Day 113 of Colourisation Project – August 28
Challenge: to publish daily a colourised photo that has some significance around the day of publication.
Born this day, 28 August 1899, Charles Boyer was a four time Oscar-nominated French-American actor who appeared in more than 80 films between 1920 and 1976.
With his swarthy good looks and super-suave manner, Charles Boyer put Errol Flynn and Clark Gable on notice! Smouldering eyes, a seductive French accent and a beautifully deep resonant voice led to Hollywood casting him in the 1930s as its newest matinée idol with the ‘je ne sais quoi ‘ factor.
Epitomising European charm and impeccable sophistication, his performances left female movie-goers swooning throughout the 1930s and 1940s, and men envious as he played opposite some of the most alluring actresses of the time, including Marlene Dietrich in his first Technicolor film, The Garden of Allah (1936), Greta Garbo in Conquest (1937) which earned him his first Oscar nomination, Ingrid Bergman, Bette Davis, Loretta Young, Katharine Hepburn and Claudette Colbert, Margaret Sullavan, Olivia de Havilland, Paulette Goddard and the list just goes on.
Among his most highly praised romantic dramas were Algiers (1938) with Hedy Lamarr, which earned him his second Oscar nomination, Love Affair (1939) with Irene Dunne, and All This, and Heaven Too (1941) with Bette Davis. His most famous role was in the 1944 mystery-thriller Gaslight alongside Ingrid Bergman, which earned him his third Oscar nomination.
He started on the stage in France, and until the early 1930s made mainly French films. It was the very successful 1936 Mayerling co-starring Danielle Darrieux which launched his international career.
Boyer wasn’t just a pulsating continental heart throb. With a degree in philosophy from the Sorbonne he was fluent in several languages; French, Italian, German, and Spanish, but not English. Though MGM’s offer of a Hollywood contract in 1929 was unusual because of the language barrier, they were able to cast him in foreign-language versions of MGM features for the European market while learning English.
He eventually became proficient enough to play seductive leads in Red-Headed Woman (1932) opposite Jean Harlow, and Caravan (1934) with Loretta Young. Fellow French expatriate Claudette Colbert facilitated his big break in Hollywood by requesting Boyer as her leading man in Private Worlds (1935).
In 1942 he became an American citizen. In 1943, he received an Honorary Oscar Certificate for establishing the French Research Foundation in the late 1930s as a research center for Hollywood productions in order to portray French culture in an authentic light on the screen. In 1948, he was made a chevalier of the French Légion d’honneur.
Boyer continued to make appearances in features and on stage throughout the 1960s and 1970s, including Fanny (1961) with Leslie Caron, which earned him a fourth Oscar nomination, How to Steal a Million (1966) with Audrey Hepburn, and Barefoot in the Park (1967) with Jane Fonda.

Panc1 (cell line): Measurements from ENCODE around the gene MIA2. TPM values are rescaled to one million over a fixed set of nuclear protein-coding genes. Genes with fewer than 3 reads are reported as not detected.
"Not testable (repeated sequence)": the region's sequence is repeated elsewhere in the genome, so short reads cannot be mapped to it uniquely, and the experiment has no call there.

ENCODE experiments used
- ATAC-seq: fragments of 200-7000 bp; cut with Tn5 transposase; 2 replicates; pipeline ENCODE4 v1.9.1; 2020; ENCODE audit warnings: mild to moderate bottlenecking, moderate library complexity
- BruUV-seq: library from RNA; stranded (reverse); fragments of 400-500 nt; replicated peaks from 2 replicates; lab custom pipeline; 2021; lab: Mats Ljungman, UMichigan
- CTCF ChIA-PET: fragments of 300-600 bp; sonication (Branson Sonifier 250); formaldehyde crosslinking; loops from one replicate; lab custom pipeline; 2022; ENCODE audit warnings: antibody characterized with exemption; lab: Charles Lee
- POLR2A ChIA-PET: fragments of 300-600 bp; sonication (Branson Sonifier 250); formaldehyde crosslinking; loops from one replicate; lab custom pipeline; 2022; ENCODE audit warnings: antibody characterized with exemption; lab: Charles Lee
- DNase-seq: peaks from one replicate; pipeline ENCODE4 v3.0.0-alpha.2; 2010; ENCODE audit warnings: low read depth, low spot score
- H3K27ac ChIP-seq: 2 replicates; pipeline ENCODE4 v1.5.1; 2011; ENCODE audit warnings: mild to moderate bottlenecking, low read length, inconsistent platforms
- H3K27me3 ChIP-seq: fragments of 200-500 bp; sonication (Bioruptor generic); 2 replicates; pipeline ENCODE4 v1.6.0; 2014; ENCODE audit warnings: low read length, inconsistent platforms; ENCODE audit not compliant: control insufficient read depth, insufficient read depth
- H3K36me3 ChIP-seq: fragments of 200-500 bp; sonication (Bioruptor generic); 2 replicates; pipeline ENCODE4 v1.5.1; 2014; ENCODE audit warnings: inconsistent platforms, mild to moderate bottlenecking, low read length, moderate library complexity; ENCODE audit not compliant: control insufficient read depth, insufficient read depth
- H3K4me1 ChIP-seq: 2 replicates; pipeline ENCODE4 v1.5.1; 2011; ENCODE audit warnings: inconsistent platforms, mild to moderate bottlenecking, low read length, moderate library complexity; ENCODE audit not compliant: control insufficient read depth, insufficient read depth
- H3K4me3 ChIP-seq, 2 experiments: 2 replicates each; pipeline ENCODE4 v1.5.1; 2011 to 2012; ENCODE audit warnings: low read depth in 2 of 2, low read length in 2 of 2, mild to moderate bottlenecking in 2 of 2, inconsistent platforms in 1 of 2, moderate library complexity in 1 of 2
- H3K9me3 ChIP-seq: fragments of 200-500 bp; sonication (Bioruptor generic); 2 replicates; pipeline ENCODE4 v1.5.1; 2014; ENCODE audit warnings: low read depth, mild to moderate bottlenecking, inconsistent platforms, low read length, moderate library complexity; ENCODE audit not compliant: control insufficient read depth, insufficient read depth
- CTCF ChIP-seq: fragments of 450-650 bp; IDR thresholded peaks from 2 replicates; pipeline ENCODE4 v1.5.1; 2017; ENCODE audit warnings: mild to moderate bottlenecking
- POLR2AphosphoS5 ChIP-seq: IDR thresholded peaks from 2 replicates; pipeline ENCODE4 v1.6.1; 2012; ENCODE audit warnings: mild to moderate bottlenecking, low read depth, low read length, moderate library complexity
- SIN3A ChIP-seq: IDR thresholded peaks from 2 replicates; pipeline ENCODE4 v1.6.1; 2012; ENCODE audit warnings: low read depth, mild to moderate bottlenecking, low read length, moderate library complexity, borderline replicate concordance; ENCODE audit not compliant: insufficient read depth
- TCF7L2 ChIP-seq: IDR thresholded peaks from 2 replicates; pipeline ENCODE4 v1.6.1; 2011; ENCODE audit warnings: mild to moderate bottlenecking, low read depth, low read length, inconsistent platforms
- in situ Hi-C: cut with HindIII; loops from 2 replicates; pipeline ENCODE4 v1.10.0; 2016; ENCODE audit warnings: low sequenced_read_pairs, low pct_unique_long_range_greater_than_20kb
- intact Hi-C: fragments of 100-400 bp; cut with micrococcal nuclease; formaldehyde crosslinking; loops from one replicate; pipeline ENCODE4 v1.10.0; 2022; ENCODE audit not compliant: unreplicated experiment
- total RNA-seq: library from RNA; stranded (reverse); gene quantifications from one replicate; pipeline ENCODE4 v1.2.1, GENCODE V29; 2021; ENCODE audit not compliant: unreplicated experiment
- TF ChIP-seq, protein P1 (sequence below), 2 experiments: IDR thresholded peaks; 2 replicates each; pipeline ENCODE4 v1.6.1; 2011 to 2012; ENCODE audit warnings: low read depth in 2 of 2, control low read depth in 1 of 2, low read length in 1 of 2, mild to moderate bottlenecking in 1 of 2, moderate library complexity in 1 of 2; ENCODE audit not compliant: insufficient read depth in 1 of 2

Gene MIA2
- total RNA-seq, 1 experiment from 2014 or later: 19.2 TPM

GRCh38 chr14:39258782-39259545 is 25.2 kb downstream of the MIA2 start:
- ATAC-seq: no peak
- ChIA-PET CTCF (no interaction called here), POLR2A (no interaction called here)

His on-screen persona was diametrically opposed to his life away from the cameras. Boyer avoided all the trappings of the Hollywood celebrity lifestyle and instead spent his time with his head in a book (he was an avid reader) and a quiet life with his wife, the English born actress, Pat Paterson whom he met in 1934 at a dinner party.
Like a romantic scene from one of his movies, it was love at first sight. Within two weeks they were engaged and three months later they were married. Unlike a lot of Hollywood unions, their marriage was to last 44 years up until Paterson’s death from a brain tumour in 1978. A true romantic to the end, a heartbroken Boyer arbiturates. It was also two days before his seventy-ninth birthday.when he took his own life two days later with an overdose of b
They are buried together alongside their only son, Michael Charles Boyer, who tragically had also committed suicide in 1965 at the age of 21. It is believed he played Russian roulette with a .38-caliber revolver after quarreling with a girlfriend.
Now, as much as it pains me to burst the illusion, you need to know; Boyer was 5’9 and depending on the height of his leading lady he sometimes wore lifts in his shoes to make himself look taller. Sometimes he would need to stand on a box for those close up scenes. If it helps any, he was not the only male screen idol to do that.
And brace yourselves, this debonair Frenchman started going bald in his early twenties. Yes, he wore a toupee while filming. Of course his height and baldness was not an issue for him in Conquest, where he played the part of Emperor Napoleon Bonaparte. For the role he was able to brush his thinning hair forward and there was no need for lifts as Napoleon in real life was no more than 5’7″ inches tall. (170 cm) However on the set of All This, and Heaven Too, the story goes that when Bette Davis first saw him minus his toupee, she didn’t recognize him and tried to have him removed. He refused to wear one in public though so it was not through vanity that he did this…it was that old Hollywood machinery that needed to extract every last ounce of sex appeal from this exotic Frenchman. And they did.
The good news is, Boyer’s career lasted longer than any other romantic lead actor in Hollywood, earning him the title ‘the last of the cinema’s great lovers‘.
Charles Boyer has two stars on the Hollywood Walk of Fame at 6300 Hollywood Blvd for his contribution to the motion picture and television industries.
“A Frenchwoman, when double-crossed, will kill her rival; the Italian woman would rather kill her deceitful lover; the Englishwoman simply breaks off relations – but they all will console themselves with another man.” – Charles Boyer